When outputting to other Function nodes the waitFor option can be used to specify the condition under which the promise is resolved or the callback is called. The default is to wait until the other Function node has processed the message and provided a response. When setting the waitFor option to 'TRANSMISSION', the promise will resolve or the callback will be called as soon as the other Function has been successfully invoked.

Dependencies

Functions can have dependencies on other files and packages. Within the function code directory local dependencies can be added as individual files and package dependencies can be added via a package.json file. Production dependencies specified in a package.json file are installed when the stack is deployed.

Logging

Messages may be logged using the standard Node.js console facilities. These messages may be viewed in AWS CloudWatch by selecting the node in the deployment status tab and navigating to the Logs link in the info sidebar.

.NET Core Runtime

Handler

The .NET Core runtime expects a handler method to be present that resembles the following signature:

namespace StackeryFunction
{
    public class Handler
    {
        public Stackery.RestApiExpectedResponse handler(Stackery.RestApiMessage message)
        {
            return new Stackery.RestApiExpectedResponse();
        }
    }
}

The message argument and returned response object are serialized from JSON using Json.NET. In the above example, the message and response are Stackery Rest Api objects, but any serializable types may be used.

The handler can also return Task objects for asynchronous processing.

The Stackery .NET Core runtime looks for a Handler class in the StackeryFunction namespace within a StackeryFunction assembly. The runtime creates an instance of the Handler class, then invokes its handler method when messages are sent to the Function node.

Outputting Messages

The Stackery package provides utilities for outputting messages. Here’s an example:

using Stackery;
using static Stackery.OutputUtils;

namespace StackeryFunction
{
    public class Handler
    {
        public async Task<dynamic> handler(dynamic message)
        {
            var runTaskMessage = new DockerServiceRunTaskMessage();

            var responses = await Output<DockerServiceRunTaskResponse>(runTaskMessage);

            return responses[0];
        }
    }
}

The Output method will output the message passed in. When sending to Function and Stream nodes the message is converted to JSON using Json.NET. Messages sent to other node types have static types that should be used. For example, Stackery.DockerServiceRunTaskMessage should be used for sending a message to a Docker Service node.

By default, messages will be output to the first (0th) port. To output messages to other ports, set the port parameter to the port number.

Dependencies

Functions can have dependencies on other files and packages. Within the function code directory local dependencies can be added as individual files and package dependencies can be added to the Stackery.csproj file. Package dependencies specified in the Stackery.csproj file are installed when the stack is deployed.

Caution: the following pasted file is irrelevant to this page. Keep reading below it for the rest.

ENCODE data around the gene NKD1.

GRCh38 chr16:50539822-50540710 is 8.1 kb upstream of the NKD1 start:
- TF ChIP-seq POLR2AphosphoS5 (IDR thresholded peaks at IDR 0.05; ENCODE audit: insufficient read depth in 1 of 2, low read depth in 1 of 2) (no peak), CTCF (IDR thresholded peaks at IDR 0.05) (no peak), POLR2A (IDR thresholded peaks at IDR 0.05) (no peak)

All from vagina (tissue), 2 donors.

Logging

Messages may be logged using the standard Console methods. These messages may be viewed in AWS CloudWatch by selecting the node in the deployment status tab and navigating to the Logs link in the info sidebar.

Python Runtime

Handler

The Python runtime expects the handler.py file to export a handler function with the following signature:

def handler(message)

The only argument, message, is the message received by the node. The function will execute until the handler function returns with a response.

Outputting Messages

To output a message, first import the stackery module:

import stackery

The stackery module exports an output function that can be used to output messages. The signature of the output function is:

output(message, port=0, wait_for=None, **kwargs)

The output function will output the message specified by the message argument.

By default, messages will be output to the first (0th) port. To output messages to other ports, set the port parameter to the port number.

When outputting to other Function nodes the wait_for parameter can be used to specify the condition under which the response should return. The default is to wait until the other Function node has processed the message and provided a response. When setting the wait_for argument to stackery.WaitFor.TRANSMISSION, the response will be returned as soon as the other Function has been successfully invoked.

Dependencies

Functions can have dependencies on other files and packages. Within the function code directory local dependencies can be added as individual files and package dependencies can be added via a requirements.txt file. Dependencies specified in a requirements.txt file are installed when the stack is deployed.

Logging

Messages may be logged using the standard Python logging methods. These messages may be viewed in AWS CloudWatch by selecting the node in the deployment status tab and navigating to the Logs link in the info sidebar.

Referenceable Properties

The following properties may be referenced by Function and Docker Service nodes:

Property Value Example
id Cloud Service Identifier arn:aws:lambda:us-east-1:0123456789012:function:stackery-298374238-api